“We are fol­low­ing in­ter­na­tional trends be­cause the tracker in­dus­try is grow­ing, though it is still in its in­fancy com­pared with over­seas,” Cam­pher says. “We sus­pect it will be a grow­ing part of our in­dus­try. But I think the de­bate around ac­tive ver­sus pas­sive in­vest­ment has been quite in­fan­tile. It’s not about one or the other. In any well-bal­anced port­fo­lio there should be place for a pas­sive fund to­gether with an ac­tive fund and maybe even a hedge fund.

“The de­bate should be about what is right for the client and in what pro­por­tion it is suit­able for the client’s needs.”

Cam­pher points out that the good ac­tive man­agers in SA have shown it is pos­si­ble to out­per­form the mar­ket — and they have man­aged to do so con­sis­tently. Given the com­par­a­tively small and con­cen­trated na­ture of the SA mar­ket, he says, the abil­ity to out­per­form is some­times as much a func­tion of stocks left out of a port­fo­lio as it is of what is con­tained in it.

It is no sur­prise that the grow­ing in­ter­est in in­ac­tive in­vest­ment solutions has led to the emer­gence of in­vest­ment man­agers that spe­cialise in in­dex-track­ing prod­ucts.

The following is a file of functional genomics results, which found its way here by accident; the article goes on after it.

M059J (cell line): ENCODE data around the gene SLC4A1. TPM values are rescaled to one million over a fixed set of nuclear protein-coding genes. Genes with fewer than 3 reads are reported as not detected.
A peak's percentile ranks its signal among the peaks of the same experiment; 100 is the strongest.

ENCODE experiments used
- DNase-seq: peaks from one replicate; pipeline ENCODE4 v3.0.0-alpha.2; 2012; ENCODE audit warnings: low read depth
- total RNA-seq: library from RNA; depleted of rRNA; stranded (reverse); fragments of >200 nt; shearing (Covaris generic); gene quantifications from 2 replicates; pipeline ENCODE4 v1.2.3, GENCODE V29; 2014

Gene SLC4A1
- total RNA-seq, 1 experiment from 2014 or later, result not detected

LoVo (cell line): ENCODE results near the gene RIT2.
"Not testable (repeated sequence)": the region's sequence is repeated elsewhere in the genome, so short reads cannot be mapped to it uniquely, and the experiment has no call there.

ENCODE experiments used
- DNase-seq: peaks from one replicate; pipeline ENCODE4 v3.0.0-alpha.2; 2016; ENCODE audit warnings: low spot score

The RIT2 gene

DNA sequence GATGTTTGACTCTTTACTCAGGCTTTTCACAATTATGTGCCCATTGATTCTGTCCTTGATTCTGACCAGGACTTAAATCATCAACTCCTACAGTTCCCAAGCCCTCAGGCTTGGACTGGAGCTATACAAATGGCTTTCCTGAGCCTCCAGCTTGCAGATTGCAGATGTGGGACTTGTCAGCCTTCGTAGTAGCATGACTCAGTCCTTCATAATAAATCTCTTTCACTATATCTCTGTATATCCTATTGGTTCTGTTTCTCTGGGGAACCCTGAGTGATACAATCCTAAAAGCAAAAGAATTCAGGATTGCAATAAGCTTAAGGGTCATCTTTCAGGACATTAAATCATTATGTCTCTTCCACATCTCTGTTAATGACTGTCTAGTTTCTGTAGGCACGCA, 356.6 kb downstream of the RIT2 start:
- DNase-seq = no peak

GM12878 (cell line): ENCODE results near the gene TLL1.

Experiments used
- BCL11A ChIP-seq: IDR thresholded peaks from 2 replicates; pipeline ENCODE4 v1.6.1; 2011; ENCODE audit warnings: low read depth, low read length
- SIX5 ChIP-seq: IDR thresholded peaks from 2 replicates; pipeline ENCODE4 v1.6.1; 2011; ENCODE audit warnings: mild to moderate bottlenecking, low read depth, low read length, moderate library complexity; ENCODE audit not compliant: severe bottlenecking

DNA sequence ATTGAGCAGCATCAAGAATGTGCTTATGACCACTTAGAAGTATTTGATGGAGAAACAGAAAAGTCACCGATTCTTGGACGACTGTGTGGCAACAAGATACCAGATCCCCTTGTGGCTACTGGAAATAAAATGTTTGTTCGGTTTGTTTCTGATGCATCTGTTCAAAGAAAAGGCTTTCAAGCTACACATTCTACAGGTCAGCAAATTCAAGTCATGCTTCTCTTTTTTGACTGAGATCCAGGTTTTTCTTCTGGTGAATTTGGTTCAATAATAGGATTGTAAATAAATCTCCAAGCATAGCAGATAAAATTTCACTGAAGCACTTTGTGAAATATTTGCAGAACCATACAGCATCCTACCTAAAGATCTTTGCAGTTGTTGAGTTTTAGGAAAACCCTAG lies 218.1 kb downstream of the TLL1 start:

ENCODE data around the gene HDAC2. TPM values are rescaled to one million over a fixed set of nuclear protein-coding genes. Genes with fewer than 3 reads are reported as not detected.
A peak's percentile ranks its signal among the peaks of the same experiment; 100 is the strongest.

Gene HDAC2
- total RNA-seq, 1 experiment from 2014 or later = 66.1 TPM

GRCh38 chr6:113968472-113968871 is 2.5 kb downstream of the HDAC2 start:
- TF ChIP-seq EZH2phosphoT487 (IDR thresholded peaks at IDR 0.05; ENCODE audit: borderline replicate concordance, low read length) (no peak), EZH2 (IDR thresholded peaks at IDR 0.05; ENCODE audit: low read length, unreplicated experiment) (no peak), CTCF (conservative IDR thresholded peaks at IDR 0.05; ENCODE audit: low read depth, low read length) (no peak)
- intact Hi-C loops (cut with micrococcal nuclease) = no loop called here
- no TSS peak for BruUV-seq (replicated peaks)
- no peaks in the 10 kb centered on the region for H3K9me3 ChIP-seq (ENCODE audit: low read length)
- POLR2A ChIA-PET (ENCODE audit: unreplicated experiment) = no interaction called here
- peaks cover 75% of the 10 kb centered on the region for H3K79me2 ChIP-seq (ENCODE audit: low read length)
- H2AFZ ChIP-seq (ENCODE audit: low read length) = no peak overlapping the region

Core­Shares is one ex­am­ple of such a busi­ness built around grow­ing in­vestor ap­petite. MD Gareth Sto­bie says the com­pany has ex­pe­ri­enced con­sis­tent growth since its first ETF was launched in 2012, and es­pe­cially since the re­for­ma­tion of the brand fol­low­ing strate­gic in­vest­ments by the likes of Rand Mer­chant In­vest­ments.

“The aware­ness about pas­sive and in­dex funds and costs has never been bet­ter,” he says. “The ed­u­ca­tion the mar­ket was cry­ing out for three to four years ago is now start­ing to sink in. Pas­sive in­vest­ment is slowly but surely grind­ing away at the ac­tive man­agers’ mar­ket share, but we’re not there yet. One of the dilem­mas we have to over­come in SA is the nar­ra­tive set by the ac­tive houses that pas­sive in­vest­ing is some­thing that works in the US, but is less rel­e­vant in SA. If you look at the re­sults of the Spiva re­port, the same dy­nam­ics play out in our mar­ket as in other global mar­kets.”